Al-Manshour November 2017
Having consolidated its power following the revolutionary wave in the past years, the counter-revolution continues to extend its influence in the region. After a direct clash, and through its agents, in Yemen and Syria, it seems that Lebanon is next. Or, at least, something is being prepared.
Prime Minister Saad Hariri did not have time to enjoy his powers or the partnership with President Michel Aoun, with Hezbollah behind them of course. He received a call from Saudi Arabia, his regional patron, and quickly obliged, announcing his resignation from the Saudi capital, in a move that surprised everyone, including himself.
Hariri’s resignation speech contained harsh words against Hezbollah and its ally Iran, something he had avoided throughout the period leading up to his resignation. “We agree that we disagree about Syria and opening communication channels,” he kept saying and took a similar position vis-a-vis Hezbollah’s weapons.
Syria’s allies in Lebanon, on the other hand, have shown a degree of commitment to Hariri, not seen in the past few years. Hariri had suffered heavy losses in his wealth and popularity. When he reached a settlement with Aoun and Hezbollah, he seemed as if he had found a lifeline to reverse his decline. The latter found in his a malleable Sunni cover.
However, Hariri could not gain anything from this agreement, politically at least. He avoided holding partial parliamentary elections, after the polls indicated the possibility of losing against his former ally Ashraf Rifi, whose populist and sectarian rhetoric surpassed Hariri’s.
Before the resignation, Hariri and the whole of the ruling class, seemed comfortable with their new partner, Aoun’s Free Patriotic Movement. Together, they took hold of key services and privatized them, such as electricity and other vital sectors, in alliance with [Hezbollah’s main ally] Amal movement. But a new factor appeared that led the ruling class to salivate even more, which is the discovery of natural gas and oil in the eastern Mediterranean. The ruling class had prepared a plan to divide the spoils through companies with ties to this and that side.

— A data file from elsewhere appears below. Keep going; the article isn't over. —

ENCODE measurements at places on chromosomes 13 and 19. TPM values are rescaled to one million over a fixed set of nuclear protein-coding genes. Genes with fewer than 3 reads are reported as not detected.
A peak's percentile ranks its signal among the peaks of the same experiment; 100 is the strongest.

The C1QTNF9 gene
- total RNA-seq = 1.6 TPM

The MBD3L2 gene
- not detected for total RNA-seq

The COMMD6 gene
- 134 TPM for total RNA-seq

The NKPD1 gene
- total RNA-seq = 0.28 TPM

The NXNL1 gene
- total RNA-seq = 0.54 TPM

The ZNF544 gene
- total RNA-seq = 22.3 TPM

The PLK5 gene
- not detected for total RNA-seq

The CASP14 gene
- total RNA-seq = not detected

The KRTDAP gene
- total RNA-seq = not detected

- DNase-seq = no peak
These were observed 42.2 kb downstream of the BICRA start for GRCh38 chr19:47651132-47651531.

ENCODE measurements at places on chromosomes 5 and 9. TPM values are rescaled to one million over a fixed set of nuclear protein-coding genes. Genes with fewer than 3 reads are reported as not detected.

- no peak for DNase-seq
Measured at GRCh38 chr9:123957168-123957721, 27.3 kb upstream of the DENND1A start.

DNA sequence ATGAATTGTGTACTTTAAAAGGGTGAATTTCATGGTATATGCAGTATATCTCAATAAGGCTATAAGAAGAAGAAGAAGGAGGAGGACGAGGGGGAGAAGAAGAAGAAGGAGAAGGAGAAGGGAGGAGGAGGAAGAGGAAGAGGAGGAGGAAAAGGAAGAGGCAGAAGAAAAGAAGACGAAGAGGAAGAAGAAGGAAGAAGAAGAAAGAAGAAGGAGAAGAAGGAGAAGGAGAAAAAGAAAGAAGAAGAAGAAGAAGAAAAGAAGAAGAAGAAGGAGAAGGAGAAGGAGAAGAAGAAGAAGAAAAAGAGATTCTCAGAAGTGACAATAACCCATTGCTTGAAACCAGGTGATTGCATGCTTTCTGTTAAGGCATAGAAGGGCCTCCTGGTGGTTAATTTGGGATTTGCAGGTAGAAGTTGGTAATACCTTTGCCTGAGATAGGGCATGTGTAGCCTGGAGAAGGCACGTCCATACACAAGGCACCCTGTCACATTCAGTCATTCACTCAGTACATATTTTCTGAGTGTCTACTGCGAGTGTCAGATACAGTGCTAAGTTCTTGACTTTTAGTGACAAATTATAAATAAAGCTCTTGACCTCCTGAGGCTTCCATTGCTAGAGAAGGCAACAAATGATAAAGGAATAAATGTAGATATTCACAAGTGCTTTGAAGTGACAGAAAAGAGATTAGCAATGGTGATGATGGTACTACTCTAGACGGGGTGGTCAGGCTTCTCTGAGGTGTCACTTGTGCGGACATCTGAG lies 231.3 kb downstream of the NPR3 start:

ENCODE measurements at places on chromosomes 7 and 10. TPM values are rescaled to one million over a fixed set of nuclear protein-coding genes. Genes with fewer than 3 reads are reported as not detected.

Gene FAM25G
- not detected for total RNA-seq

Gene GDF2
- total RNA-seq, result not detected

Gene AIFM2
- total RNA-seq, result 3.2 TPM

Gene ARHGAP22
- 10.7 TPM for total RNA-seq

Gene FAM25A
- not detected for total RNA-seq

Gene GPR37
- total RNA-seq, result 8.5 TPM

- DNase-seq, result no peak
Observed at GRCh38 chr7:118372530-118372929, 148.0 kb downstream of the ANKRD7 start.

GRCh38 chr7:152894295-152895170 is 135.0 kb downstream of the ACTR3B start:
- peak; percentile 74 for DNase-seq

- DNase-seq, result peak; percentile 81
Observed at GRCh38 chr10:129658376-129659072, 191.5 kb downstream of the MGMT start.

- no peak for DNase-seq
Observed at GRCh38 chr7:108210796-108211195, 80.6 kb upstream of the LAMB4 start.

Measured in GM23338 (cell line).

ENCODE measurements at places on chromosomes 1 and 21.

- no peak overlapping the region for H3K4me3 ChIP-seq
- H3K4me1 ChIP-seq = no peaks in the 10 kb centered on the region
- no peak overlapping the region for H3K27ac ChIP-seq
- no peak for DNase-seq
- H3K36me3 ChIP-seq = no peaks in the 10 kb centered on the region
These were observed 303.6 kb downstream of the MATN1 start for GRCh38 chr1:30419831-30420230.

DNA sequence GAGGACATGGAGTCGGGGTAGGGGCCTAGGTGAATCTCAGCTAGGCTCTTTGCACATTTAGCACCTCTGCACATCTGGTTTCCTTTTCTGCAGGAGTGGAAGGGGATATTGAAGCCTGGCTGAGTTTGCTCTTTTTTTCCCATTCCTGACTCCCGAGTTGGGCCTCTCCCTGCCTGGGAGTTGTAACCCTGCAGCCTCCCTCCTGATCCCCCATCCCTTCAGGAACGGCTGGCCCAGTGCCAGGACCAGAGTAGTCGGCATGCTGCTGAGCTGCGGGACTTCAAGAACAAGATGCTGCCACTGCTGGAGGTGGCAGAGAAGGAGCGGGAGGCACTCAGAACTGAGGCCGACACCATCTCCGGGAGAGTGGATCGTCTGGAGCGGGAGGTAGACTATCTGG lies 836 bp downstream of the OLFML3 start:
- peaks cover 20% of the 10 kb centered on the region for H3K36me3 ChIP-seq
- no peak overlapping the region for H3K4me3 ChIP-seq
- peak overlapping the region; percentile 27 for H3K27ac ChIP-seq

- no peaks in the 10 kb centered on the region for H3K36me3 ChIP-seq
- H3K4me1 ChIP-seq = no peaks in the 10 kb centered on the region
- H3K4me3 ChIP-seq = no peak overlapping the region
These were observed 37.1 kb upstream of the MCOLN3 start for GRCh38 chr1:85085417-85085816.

In the midst of all of that, Saudi Arabia was counting the blows in Syria, Yemen, and other places in the region. On the other hand, the alliance extending from Russia to Iran to Syria to Hezbollah was beginning to plan for Syria’s reconstruction, after having advanced militarily against the other side of the counter-revolution and after the defeat of the revolution, in its original form.
Mohammed Bin Salman decided on a reckless maneuver, betting on an Israeli strike–which did not happen–against Hezbollah. Hariri was a victim of this endeavor, as it seems that the Saudi rule is becoming more despotic and might go on unprecedented adventures in the near future to try to save face, especially in Yemen.
Up till now, it seems that France succeeded in preventing escalation, albeit temporarily, and wants to play a role in the region through its diplomatic efforts, before the intervention of the two “bears”, the US and Russia. However, Saudi heedlessness and Iranian/Hezbollah domination will continue to clash in the region, leaving behind thousands of victims, hungry, maimed, and displaced.
All this would have been different if the revolutions in the region had advanced and become more rooted. This failure is what had led to increased imperial intervention.